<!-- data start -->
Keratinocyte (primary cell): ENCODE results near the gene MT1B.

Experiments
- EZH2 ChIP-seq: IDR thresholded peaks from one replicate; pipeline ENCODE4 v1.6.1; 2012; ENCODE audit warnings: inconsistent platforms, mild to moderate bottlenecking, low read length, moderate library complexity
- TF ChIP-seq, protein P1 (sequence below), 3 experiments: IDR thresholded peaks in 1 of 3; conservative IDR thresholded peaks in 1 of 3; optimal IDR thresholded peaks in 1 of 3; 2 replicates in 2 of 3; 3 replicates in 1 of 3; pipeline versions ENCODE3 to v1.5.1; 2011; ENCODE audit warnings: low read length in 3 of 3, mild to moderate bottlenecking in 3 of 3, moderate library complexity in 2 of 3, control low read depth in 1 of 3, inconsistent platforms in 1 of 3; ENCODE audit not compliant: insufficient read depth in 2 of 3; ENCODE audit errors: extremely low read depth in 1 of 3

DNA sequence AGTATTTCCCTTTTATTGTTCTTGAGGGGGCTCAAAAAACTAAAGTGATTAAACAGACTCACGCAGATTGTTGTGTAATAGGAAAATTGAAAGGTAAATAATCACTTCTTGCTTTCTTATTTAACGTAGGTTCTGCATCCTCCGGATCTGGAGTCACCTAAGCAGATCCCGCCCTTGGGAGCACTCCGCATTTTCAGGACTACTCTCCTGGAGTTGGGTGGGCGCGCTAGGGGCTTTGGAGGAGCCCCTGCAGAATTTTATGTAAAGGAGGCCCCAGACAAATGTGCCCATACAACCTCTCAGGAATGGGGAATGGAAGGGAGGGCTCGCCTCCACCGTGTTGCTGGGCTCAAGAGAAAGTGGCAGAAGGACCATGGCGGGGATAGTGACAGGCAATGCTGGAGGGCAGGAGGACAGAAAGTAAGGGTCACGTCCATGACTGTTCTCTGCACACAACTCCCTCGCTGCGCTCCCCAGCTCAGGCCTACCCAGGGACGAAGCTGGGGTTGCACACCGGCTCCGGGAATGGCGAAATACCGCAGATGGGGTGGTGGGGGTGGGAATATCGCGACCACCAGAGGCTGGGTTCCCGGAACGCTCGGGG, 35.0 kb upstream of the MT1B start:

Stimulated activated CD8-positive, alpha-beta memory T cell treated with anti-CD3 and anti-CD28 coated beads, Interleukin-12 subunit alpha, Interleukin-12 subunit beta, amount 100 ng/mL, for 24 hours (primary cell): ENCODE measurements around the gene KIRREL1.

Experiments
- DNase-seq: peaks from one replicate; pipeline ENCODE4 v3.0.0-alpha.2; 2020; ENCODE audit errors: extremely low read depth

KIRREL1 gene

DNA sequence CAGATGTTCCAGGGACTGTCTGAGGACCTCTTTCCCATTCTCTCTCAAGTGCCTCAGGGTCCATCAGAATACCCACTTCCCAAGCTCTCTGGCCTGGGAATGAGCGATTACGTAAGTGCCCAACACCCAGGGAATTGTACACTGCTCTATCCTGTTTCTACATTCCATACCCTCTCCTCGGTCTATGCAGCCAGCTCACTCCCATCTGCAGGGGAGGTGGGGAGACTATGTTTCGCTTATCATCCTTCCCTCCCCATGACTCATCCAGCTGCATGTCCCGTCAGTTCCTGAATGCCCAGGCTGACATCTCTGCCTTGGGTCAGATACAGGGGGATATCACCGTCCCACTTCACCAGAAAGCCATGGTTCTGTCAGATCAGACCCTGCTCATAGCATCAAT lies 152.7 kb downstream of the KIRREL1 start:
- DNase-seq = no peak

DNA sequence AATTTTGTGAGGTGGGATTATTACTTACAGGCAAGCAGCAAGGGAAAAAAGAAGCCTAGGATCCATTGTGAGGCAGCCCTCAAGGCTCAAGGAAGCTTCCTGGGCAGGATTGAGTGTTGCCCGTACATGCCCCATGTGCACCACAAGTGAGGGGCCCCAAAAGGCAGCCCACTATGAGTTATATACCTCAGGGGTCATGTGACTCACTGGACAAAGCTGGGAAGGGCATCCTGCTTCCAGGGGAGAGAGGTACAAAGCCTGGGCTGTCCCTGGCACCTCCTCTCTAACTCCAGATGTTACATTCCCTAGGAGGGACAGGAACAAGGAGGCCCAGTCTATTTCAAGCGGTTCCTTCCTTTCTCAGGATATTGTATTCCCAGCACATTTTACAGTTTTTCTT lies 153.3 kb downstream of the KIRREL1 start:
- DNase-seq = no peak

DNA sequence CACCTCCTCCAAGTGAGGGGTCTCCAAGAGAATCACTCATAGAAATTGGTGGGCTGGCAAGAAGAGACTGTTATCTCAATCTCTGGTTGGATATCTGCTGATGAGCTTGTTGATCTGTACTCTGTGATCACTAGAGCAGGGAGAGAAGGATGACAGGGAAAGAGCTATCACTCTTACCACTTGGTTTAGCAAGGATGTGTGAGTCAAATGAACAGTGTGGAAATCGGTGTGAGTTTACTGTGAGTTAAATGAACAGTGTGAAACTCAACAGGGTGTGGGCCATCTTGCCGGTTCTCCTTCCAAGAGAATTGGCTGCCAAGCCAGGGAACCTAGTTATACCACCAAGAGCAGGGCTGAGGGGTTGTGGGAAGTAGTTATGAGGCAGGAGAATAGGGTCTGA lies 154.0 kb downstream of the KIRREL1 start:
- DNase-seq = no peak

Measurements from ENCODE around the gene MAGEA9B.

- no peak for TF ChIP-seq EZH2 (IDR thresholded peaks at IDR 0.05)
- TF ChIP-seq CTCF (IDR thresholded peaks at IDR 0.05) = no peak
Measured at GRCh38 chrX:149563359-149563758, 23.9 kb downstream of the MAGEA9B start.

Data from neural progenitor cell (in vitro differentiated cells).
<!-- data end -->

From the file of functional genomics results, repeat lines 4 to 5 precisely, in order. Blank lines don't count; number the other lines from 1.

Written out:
- TF ChIP-seq, protein P1 (sequence below), 3 experiments: IDR thresholded peaks in 1 of 3; conservative IDR thresholded peaks in 1 of 3; optimal IDR thresholded peaks in 1 of 3; 2 replicates in 2 of 3; 3 replicates in 1 of 3; pipeline versions ENCODE3 to v1.5.1; 2011; ENCODE audit warnings: low read length in 3 of 3, mild to moderate bottlenecking in 3 of 3, moderate library complexity in 2 of 3, control low read depth in 1 of 3, inconsistent platforms in 1 of 3; ENCODE audit not compliant: insufficient read depth in 2 of 3; ENCODE audit errors: extremely low read depth in 1 of 3

DNA sequence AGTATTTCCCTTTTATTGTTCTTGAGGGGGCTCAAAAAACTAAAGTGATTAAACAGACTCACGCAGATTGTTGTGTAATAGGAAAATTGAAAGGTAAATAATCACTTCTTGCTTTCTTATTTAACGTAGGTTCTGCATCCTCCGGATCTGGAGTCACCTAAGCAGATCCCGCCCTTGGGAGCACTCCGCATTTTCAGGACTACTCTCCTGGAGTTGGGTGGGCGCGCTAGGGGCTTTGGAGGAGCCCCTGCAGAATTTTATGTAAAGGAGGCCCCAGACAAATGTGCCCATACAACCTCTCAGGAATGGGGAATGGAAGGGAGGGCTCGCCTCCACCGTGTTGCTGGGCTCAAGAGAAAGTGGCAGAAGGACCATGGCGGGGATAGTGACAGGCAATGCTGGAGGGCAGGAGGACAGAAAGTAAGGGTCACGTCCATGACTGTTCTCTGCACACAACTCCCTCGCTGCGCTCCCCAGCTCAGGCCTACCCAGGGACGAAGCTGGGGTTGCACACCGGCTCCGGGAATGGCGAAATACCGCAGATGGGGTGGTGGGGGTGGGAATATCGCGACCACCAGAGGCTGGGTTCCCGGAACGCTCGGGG, 35.0 kb upstream of the MT1B start: